MSU’s Presidential Search Continues Amidst Student Concerns and Transparency Issues

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Camila Bello 

Sept. 19, 2023 

Timeline of presidents at MSU.

Camila Bello

John Engler (2018–2019, Interim President); Satish Udpa (2019, Acting President); Samuel L. Stanley Jr., M.D. (2019-2022, President Emeritus); Teresa K. Woodruff, Ph.D. (2022, Interim President).

Michigan State University has experienced a series of four presidents in charge since 2018. Currently, Teresa K. Woodruff holds the position of acting interim president following the resignation of former President Samuel L. Stanley in 2022. 

Woodruff made it clear in a campus-wide email on Aug. 20, that she has no intention of pursuing the full-time presidency but “will support the individual selected for this role as they assume the helm.” 

Woodruff’s office declined an interview. 

“I don’t understand why it is taking so long to choose a new president, we need it,” said Kyrie Huerta, a junior majoring in economics at MSU. “After the shooting back in February, I honestly expected we would be having an official president by now.”  

According to Dan Olsen, deputy spokesperson with University Communications, the search firm Isaacson, Miller has been leading the search for MSU’s 22nd president. 

According to the firm’s website, “Isaacson, Miller is a mission-driven retained executive search firm. For over 40 years, we have partnered with clients to solve their most demanding leadership challenges and build diverse teams to shape the future.” 

The open search is being led by John Isaacson, chair and founder; with the help of Joanna Cook, managing associate; and Debbie Scheibler, senior associate. 

Also, Olsen stated that a presidential search committee was formed in order to find a qualified person who matches the presidential prospectus. The statement was published at MSU Today on April 6. 

“As an MSU alum and executive director of the Michigan Bean Commission, Cramer brings with him a wealth of experience, including more than four decades in farming and agriculture,” said Denno and Scott. 

It was also mentioned the update President Woodruff provided indicating she is not going to pursue a full-time presidency. 

After six months of recruiting members for the board, “barring any unforeseen circumstances, the committee does not plan on looking for additional members,” said Mark Bullion. Bullion is the media and public information communications manager at the MSU’s Communications office. 

“The presidential search committee is meant to represent the full spectrum of our Spartan family, from faculty and staff to students and alums to university and community leaders. Among the 29 committee members, each brings their own unique background and experiences,” he said.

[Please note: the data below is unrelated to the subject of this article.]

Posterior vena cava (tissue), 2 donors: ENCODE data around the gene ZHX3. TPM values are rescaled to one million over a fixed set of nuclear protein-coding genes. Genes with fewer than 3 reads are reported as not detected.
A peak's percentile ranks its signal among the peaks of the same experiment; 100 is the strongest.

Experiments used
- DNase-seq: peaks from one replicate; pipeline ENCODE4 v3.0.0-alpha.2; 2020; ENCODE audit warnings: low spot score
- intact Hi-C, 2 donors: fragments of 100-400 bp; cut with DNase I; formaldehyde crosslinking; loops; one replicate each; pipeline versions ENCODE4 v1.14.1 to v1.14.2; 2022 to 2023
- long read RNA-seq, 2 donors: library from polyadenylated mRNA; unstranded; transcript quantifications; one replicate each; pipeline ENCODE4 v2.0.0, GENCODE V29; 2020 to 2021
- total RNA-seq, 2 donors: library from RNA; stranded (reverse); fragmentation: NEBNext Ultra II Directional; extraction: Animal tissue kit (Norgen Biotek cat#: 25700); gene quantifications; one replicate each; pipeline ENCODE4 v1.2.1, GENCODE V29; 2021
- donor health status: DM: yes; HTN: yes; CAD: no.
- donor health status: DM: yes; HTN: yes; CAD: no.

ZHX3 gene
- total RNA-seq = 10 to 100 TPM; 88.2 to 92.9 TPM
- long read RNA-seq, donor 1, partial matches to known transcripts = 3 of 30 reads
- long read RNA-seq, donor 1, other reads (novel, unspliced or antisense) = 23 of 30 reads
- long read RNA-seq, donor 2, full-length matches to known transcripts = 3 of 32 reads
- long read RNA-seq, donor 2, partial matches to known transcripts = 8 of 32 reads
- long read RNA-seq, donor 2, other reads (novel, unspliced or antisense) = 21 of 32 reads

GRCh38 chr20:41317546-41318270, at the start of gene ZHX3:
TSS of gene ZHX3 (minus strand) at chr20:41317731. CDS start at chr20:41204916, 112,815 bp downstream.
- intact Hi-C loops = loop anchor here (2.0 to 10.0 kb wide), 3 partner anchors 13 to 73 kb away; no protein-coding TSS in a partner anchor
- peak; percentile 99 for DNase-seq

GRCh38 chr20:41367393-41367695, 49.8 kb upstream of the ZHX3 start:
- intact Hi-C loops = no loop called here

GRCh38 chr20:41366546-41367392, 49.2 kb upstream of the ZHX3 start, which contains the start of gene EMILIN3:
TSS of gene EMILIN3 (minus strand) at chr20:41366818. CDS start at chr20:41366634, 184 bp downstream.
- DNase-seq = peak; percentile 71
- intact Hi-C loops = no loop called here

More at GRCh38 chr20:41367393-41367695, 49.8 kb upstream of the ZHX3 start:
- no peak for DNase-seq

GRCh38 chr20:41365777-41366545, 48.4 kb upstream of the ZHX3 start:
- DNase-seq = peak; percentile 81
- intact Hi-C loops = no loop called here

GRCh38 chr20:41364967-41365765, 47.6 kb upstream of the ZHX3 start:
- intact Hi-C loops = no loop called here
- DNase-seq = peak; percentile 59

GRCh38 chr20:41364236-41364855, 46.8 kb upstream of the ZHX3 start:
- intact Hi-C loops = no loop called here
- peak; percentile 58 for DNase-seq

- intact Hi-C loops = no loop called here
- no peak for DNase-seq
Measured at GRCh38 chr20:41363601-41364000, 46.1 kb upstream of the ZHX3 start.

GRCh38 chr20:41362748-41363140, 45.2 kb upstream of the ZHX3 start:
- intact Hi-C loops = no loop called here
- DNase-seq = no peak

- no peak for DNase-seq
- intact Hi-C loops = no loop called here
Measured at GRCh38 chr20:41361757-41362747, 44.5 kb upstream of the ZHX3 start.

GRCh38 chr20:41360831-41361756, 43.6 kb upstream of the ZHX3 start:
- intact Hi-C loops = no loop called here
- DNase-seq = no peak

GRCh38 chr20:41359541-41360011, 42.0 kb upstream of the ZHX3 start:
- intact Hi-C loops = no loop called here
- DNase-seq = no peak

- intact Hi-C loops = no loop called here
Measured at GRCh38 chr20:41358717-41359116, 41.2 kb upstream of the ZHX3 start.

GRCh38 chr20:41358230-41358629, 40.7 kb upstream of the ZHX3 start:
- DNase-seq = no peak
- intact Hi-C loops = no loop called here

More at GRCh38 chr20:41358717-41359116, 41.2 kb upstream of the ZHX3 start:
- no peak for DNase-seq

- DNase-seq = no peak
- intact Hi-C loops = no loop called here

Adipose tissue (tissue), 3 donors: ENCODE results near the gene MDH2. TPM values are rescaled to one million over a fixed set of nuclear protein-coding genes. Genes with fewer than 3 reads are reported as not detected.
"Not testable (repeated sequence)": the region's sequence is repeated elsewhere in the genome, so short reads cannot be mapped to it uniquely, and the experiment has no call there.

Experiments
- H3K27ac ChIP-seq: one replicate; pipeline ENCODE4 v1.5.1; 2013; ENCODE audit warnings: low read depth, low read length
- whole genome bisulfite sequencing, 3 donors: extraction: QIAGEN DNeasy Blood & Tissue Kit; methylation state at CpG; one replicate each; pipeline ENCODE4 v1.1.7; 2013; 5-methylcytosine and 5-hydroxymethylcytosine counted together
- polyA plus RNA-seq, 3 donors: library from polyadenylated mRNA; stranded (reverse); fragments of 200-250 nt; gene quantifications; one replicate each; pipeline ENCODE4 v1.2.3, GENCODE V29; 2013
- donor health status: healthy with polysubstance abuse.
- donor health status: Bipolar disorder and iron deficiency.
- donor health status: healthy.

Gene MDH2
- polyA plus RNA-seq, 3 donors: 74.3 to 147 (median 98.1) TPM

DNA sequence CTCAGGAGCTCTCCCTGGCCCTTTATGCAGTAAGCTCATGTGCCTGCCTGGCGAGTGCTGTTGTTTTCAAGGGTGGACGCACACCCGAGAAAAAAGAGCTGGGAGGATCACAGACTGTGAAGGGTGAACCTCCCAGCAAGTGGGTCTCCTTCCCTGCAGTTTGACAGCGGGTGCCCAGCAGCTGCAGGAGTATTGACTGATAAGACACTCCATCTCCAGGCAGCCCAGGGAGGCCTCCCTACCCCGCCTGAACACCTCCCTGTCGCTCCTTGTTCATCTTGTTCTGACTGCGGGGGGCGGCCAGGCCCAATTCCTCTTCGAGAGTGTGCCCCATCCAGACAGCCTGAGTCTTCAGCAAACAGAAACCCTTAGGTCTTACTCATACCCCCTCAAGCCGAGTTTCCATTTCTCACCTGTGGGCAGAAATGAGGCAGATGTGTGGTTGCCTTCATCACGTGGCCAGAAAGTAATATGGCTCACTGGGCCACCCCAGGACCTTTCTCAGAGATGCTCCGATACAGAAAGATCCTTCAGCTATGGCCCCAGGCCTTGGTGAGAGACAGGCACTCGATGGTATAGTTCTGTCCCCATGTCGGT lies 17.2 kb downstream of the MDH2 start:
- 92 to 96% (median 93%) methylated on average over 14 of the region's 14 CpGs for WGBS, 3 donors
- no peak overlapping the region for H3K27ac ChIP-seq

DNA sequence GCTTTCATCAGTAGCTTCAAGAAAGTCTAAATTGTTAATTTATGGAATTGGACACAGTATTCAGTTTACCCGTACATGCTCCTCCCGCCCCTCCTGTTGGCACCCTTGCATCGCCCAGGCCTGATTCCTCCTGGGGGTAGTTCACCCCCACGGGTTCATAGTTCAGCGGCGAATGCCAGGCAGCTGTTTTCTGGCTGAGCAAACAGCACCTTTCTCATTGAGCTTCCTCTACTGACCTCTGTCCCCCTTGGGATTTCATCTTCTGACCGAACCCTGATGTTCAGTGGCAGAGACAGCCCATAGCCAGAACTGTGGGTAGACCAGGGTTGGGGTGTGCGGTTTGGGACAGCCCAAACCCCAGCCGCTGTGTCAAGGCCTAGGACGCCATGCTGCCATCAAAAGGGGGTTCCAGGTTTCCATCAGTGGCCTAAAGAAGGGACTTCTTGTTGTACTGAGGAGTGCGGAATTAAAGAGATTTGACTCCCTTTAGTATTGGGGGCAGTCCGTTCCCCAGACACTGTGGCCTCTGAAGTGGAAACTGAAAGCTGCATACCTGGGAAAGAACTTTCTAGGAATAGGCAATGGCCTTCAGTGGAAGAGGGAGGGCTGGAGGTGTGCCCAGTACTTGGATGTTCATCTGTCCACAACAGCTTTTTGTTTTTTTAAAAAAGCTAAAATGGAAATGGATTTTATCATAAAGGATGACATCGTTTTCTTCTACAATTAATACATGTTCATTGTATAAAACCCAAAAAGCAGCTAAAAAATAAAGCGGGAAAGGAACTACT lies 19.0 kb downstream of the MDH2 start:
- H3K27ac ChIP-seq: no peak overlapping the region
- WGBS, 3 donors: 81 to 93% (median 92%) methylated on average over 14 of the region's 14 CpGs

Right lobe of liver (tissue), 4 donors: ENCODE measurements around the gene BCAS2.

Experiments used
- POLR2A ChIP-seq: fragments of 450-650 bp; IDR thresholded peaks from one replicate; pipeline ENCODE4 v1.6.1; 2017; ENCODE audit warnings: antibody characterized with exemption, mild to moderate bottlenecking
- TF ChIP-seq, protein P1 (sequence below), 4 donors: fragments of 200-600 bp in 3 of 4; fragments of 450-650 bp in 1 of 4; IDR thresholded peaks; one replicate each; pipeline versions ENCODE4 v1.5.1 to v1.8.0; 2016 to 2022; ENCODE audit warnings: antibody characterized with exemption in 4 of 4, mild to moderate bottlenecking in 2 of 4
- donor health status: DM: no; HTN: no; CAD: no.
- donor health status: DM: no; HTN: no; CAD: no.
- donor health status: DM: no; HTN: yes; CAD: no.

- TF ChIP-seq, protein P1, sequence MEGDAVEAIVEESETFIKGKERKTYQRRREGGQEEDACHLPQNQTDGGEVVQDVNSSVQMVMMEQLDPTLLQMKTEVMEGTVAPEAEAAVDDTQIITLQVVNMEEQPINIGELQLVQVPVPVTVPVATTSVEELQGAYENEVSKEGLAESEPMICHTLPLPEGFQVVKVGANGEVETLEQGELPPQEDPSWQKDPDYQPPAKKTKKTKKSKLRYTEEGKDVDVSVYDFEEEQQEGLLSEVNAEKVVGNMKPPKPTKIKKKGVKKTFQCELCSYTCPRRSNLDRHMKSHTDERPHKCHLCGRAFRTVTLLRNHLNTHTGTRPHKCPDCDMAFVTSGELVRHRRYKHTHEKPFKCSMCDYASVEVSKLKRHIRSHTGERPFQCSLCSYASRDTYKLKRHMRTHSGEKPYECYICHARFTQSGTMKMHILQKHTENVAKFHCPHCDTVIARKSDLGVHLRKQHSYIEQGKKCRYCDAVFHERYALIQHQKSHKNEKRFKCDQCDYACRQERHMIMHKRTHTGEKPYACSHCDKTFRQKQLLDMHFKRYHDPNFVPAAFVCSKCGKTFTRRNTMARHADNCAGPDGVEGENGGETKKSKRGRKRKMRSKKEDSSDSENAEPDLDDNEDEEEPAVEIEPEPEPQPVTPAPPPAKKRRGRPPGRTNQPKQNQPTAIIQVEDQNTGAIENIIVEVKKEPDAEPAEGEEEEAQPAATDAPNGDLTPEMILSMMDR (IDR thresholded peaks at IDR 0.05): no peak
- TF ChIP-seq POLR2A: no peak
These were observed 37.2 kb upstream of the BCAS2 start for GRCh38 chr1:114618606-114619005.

Only two members of the presidential search committee are students. Emily Hoyumpa, president of ASMSU, and Hannah Jeffery, president of the Council of Graduate Students. 

Hoyumpa declined an interview. She expressed that she signed a non-disclosure agreement in order to join the committee. 

Jeffery did agree to an interview. 

“I’ve learned my lesson,” Jeffery said. 

Days before, an interview with Jeffery was published by the State News. Jeffery was given a warning by the presidential search committee on Friday. 

In the interview, Jeffery expressed her concerns about the lack of involvement of students in the presidential search. She is concerned by the fact that there are multiple businesspeople on the committee, and perhaps they are taking more into consideration on the business side rather than the students’ interests. 

Due to this, Jeffery declined to answer more questions regarding the presidential search. 

“I shouldn’t have spoken about it in the first place, and I apologize for ever doing so,” she said. 

According to Jeffery, Trustee Dennis Denno is the only person allowed to talk to the press in regard to the presidential search. 

Denno did not respond to an interview request. 

Furthermore, due to the hiring of the Isaacson, Miller Firm, legal documents such as budgets, meetings, and expenses are not available to the public. 

“How is our community going to move forward if there’s no transparency from our representatives?” said Ximena Flores. Flores is a student at the Eli Broad College of Business. 

She said, “Like every other corrupt government, ours is no different. President Stanley resigned due to this I believe. We can now see it with Mel Tucker. And it has been seen with many other ex-representatives in the past.” 

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